The Bronx Zoo's Wildlife Health Center, which opened in 1985 and was recently expanded to over 30,000 square feet with the construction of an adjacent Quarantine Facility, is a renowned teaching and research hospital that implements the latest medical and surgical treatment technologies and on-site pathology diagnostic capabilities and serves as a touchstone for training the next generation of zoological health professionals.
Whether treating a tiny fish or a five-ton elephant, our veterinary clinicians and pathologists deliver expert diagnostic and emergency care to a diverse array of terrestrial and aquatic species. We care for more than 16,000 fish, amphibians, reptiles, birds, and mammals of over 1,000 species at WCS's five New York City facilities—the Bronx Zoo, New York Aquarium, and the Central Park, Queens, and Prospect Park Zoos. The 15,000 sq. ft. Aquatic Animal Health Center at the New York Aquarium and the veterinary clinics at the Central Park, Queens, and Prospect Park Zoos serve as our bases in each park.
Aquatic Health Department
In conjunction with the New York Aquarium’s Ocean Wonders 2015 exhibit, the Zoological Health Program created the new Aquatic Animal Medicine and Pathology Department. The establishment of this department enabled for the first time a full-time veterinarian to be based at the New York Aquarium. It is also the first to be dedicated to the medical care and pathology diagnosis of illnesses and deaths in invertebrates and fish. This complements the Aquarium’s long standing veterinary program in which veterinarians based at the Wildlife Health Center travel to the Aquarium for regular veterinary rounds to care for the Aquarium’s reptiles, birds, and marine mammals.The New York Aquarium’s Aquatic Animal Health Center is well suited for our marine animals. Aquarium vets perform complex diagnostic, surgical, and follow-up care in their own 15,000-square-foot medical and research center. Water quality analyses, along with microscopy and hematology, take place in a sophisticated clinical laboratory. Staff can maneuver radiographic equipment on a rail in the surgical suite, use an x-ray or radiograph machine to peer at the organs of amphibians and fish, and monitor mammal pregnancies with ultrasound. Isolation wards feature five-foot-deep pools that hold mammals in freshwater, seawater, or brackish water. The center is equipped with a 706-square-foot pool, decontamination room, diet kitchen, and pharmacy, and occasionally houses rescued stranded marine animals.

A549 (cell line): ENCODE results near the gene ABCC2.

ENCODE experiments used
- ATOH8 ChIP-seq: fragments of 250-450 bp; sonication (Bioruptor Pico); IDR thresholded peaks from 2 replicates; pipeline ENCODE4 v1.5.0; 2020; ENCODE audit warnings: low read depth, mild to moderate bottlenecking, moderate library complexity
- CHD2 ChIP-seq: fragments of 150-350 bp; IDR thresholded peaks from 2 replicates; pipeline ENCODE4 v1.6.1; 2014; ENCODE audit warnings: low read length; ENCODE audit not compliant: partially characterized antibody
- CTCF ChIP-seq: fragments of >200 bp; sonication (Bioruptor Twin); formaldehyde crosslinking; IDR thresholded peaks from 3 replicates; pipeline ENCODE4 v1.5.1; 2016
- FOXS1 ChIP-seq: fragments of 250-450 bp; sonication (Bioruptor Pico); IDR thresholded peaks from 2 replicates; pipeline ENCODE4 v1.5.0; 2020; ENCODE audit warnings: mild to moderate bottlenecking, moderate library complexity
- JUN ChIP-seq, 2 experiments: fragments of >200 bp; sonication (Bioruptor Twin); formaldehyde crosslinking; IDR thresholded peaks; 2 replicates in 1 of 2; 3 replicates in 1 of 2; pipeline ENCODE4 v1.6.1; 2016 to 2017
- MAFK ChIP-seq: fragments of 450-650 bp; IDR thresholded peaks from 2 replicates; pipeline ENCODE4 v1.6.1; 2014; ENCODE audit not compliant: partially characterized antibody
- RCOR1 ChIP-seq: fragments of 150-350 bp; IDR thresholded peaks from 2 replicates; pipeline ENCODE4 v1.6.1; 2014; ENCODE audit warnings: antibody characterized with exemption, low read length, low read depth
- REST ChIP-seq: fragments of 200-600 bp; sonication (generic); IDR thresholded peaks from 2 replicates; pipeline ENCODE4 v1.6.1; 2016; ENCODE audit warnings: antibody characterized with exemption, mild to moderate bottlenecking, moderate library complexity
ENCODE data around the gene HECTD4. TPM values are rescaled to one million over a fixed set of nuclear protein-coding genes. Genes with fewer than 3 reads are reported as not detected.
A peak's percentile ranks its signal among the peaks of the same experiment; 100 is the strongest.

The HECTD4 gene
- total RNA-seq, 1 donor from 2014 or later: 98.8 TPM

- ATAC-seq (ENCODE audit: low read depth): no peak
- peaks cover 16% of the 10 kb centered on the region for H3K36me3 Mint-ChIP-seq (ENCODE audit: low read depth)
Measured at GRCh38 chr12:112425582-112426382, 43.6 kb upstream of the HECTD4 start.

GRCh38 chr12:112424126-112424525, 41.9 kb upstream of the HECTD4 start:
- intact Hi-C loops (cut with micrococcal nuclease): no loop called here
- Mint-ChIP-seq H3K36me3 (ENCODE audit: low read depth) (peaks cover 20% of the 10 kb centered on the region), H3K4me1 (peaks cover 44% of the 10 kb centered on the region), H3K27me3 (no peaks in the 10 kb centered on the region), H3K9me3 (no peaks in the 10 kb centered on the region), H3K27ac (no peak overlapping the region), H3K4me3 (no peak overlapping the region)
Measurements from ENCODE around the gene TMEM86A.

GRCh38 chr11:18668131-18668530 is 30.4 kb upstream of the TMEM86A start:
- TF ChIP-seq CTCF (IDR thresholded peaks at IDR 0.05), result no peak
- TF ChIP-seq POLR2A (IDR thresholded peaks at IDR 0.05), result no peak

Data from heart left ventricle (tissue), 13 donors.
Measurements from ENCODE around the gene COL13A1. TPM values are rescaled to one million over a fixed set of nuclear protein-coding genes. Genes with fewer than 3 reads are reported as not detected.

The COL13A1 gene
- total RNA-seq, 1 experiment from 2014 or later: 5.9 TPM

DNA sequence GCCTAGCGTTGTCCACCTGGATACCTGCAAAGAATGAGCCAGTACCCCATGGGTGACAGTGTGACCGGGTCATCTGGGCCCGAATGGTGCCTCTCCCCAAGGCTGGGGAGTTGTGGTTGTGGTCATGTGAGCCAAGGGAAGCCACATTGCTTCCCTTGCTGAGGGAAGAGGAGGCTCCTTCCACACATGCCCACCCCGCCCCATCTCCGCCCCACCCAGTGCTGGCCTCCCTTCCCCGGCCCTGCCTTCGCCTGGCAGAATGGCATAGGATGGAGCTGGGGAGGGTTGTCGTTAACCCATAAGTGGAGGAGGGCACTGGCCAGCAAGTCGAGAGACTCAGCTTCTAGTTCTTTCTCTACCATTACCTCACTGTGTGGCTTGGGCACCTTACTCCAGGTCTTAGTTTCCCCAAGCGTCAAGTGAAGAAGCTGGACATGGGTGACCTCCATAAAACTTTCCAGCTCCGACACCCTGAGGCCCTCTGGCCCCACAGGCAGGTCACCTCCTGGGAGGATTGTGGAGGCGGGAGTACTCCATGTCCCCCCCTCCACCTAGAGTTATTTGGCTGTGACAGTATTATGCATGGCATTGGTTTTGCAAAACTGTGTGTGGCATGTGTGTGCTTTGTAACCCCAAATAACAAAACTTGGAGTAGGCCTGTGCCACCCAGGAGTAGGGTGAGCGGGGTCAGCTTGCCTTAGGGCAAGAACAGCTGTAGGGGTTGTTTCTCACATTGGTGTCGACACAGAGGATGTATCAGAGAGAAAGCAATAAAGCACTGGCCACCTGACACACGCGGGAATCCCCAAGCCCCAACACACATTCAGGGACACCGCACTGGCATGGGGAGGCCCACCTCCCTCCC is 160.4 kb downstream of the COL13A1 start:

Photo Credit: Julie Larsen Maher/ WCS